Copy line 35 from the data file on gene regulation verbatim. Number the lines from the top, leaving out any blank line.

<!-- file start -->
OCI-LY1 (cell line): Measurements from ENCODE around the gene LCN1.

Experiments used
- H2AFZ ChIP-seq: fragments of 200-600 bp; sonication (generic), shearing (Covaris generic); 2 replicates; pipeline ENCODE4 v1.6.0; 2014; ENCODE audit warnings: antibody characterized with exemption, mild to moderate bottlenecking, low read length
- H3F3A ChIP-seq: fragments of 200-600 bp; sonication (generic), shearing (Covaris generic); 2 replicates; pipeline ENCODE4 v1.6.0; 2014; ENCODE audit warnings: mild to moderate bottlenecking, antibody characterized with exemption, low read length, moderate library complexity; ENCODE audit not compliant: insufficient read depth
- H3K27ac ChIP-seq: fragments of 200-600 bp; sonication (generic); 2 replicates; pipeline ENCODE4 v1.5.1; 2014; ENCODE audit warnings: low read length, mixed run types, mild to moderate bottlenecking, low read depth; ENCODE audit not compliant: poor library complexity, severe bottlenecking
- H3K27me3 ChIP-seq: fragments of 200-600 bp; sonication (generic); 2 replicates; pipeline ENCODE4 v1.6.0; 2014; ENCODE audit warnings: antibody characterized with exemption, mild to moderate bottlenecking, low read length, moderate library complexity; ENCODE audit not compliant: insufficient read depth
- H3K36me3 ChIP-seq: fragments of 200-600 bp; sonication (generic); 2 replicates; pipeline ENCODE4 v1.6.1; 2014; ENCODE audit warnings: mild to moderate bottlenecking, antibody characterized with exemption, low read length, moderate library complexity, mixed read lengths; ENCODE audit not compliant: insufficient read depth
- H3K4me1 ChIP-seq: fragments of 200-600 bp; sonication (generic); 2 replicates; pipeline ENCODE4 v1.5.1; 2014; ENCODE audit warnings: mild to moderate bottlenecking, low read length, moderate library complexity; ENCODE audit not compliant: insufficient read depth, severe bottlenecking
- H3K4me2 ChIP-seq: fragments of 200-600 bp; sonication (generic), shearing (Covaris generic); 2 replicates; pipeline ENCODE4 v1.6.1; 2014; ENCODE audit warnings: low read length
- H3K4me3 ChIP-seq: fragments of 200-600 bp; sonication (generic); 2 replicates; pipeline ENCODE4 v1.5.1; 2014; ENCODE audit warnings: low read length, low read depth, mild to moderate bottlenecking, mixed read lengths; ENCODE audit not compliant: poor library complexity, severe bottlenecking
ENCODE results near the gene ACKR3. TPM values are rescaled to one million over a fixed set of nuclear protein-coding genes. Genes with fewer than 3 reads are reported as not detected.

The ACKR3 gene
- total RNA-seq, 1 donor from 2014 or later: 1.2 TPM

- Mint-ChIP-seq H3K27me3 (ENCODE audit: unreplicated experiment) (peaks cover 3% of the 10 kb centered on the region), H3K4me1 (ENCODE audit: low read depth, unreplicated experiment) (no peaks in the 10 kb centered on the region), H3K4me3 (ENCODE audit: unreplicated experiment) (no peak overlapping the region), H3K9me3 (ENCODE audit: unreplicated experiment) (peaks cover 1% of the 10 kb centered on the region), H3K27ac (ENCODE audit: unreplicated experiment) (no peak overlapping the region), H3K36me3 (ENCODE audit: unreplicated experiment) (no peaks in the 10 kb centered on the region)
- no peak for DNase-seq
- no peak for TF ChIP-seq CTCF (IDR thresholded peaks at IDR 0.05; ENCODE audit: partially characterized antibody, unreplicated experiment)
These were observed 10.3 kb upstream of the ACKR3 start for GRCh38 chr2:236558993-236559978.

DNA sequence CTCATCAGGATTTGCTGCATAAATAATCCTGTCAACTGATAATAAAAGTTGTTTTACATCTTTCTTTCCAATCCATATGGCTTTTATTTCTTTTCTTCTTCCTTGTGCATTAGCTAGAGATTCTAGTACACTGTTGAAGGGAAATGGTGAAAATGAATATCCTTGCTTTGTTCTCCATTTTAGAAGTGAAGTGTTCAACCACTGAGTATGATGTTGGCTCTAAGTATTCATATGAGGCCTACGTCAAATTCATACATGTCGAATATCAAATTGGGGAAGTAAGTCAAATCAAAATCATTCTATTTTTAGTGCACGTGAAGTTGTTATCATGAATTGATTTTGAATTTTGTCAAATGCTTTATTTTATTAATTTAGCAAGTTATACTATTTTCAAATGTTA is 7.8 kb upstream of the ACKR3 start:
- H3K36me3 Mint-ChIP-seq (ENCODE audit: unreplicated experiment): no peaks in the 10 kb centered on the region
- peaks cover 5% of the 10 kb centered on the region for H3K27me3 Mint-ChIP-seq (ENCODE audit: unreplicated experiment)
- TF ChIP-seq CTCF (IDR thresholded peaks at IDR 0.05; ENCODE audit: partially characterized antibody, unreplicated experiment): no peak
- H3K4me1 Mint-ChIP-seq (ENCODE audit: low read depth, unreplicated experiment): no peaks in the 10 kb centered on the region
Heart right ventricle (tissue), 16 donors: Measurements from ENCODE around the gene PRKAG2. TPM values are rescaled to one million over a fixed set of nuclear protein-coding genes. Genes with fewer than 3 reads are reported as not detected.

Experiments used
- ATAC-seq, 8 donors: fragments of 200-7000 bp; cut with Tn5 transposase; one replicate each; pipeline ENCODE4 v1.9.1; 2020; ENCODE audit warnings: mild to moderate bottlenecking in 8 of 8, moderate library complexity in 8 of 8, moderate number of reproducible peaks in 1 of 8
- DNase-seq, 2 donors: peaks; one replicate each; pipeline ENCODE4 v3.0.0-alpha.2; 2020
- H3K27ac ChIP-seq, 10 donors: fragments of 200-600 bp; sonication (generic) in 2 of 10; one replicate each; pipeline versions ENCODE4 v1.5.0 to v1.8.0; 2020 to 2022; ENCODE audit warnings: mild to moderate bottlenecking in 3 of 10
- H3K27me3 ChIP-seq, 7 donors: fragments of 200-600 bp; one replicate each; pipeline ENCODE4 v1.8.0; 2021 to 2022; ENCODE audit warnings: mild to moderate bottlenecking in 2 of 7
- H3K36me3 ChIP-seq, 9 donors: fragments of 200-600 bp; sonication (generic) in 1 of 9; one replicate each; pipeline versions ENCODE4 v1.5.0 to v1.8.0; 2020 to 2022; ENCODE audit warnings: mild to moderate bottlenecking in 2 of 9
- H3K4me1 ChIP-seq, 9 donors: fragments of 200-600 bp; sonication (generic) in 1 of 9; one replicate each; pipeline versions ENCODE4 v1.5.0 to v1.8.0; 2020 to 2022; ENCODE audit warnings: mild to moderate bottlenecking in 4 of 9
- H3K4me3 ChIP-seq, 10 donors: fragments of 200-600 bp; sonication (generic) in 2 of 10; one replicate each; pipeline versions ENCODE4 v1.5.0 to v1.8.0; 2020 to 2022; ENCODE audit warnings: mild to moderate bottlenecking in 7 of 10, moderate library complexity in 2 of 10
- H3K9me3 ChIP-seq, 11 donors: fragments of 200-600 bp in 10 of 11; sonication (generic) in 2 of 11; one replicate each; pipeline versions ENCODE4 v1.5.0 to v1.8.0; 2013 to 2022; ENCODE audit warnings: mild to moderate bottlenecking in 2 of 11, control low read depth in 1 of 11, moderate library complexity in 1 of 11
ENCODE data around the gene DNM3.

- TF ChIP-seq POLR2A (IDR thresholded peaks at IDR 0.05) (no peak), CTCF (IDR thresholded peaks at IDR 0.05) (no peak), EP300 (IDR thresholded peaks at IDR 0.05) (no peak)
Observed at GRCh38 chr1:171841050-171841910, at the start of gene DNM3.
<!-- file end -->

Observed at GRCh38 chr1:171841050-171841910, at the start of gene DNM3.